“We don’t want to kick anyone out on the street. Our approach is, ‘We totally understand the situation you’re in.’?”

What homeowners need to understand is that if they do move in before official occupancy is granted by the city, any damage that occurs likely will not be covered by insurance.

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One of these nights

Kimm Howard, her husband, Don, and a bunch of their friends had just danced the night away at Hopmonk Tavern in Sebastopol in February when a member of the band thanked them for energy and support. Joey DiBono, bassist for the Illeagles, an Eagles tribute band, was chatting with the group when Kim Howard mentioned how excited they were to be moving back into their home on San Marcos Drive, which burned in the Tubbs fire.

“When you guys have your housewarming party,” DiBono told her, “we want to come play for you.”

Months passed. Finally, the Woods scheduled a party for Saturday, July 20. Not expecting DiBono to remember her, Kimm Howard left a message on the band’s Facebook page, mentioning their February meeting, and that their housewarming had been scheduled.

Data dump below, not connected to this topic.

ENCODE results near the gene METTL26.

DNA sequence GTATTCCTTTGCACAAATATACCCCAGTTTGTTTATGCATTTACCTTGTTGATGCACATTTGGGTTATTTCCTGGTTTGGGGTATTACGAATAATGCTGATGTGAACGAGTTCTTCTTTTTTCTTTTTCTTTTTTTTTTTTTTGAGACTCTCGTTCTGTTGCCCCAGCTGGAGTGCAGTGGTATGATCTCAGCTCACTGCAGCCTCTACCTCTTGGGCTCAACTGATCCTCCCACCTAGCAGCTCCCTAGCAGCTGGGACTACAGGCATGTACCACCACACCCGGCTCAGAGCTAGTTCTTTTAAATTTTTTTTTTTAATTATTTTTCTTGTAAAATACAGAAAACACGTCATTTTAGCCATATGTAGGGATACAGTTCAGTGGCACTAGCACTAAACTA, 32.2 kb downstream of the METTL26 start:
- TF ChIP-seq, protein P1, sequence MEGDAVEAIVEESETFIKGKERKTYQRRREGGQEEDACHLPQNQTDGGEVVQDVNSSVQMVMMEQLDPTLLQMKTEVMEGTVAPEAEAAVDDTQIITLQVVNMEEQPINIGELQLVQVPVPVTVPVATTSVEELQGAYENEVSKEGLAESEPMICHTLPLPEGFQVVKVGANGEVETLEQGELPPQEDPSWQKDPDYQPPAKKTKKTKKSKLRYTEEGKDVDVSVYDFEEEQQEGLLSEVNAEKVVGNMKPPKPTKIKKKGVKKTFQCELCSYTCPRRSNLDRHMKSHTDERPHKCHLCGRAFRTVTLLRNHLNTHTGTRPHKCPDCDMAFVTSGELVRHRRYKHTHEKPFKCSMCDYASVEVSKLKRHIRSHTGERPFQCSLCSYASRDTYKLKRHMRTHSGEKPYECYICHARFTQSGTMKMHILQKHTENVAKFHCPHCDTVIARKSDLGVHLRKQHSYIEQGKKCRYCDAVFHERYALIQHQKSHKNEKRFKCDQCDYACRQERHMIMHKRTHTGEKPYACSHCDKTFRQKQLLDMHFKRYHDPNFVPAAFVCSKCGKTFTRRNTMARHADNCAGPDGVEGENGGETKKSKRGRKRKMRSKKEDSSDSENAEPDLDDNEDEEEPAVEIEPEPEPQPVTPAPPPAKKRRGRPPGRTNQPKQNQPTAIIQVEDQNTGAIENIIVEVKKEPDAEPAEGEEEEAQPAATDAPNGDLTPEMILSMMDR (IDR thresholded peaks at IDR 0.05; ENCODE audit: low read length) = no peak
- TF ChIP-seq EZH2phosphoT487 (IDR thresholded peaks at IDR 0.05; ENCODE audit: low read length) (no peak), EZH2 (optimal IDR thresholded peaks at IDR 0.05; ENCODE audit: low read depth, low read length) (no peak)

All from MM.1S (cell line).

There were the Illeagles on July 20, playing an acoustic set in the Howards’ living room for a highly enthusiastic audience of about 100. Taking advantage of the intimate venue, band members ranged among the guests during songs that included “Hotel California” and “Seven Bridges Road.”

The musicians toasted their hosts, and spent time looking at pictures of the house after it was razed, and during its construction.

“The talked about how the pictures touched them,” Kim Howard recalled, “and how they were so glad to give back. We were just so glad they came.”

You can reach Staff Writer Austin Murphy at 707-521-5214 or austin.murphy@pressdemocrat.com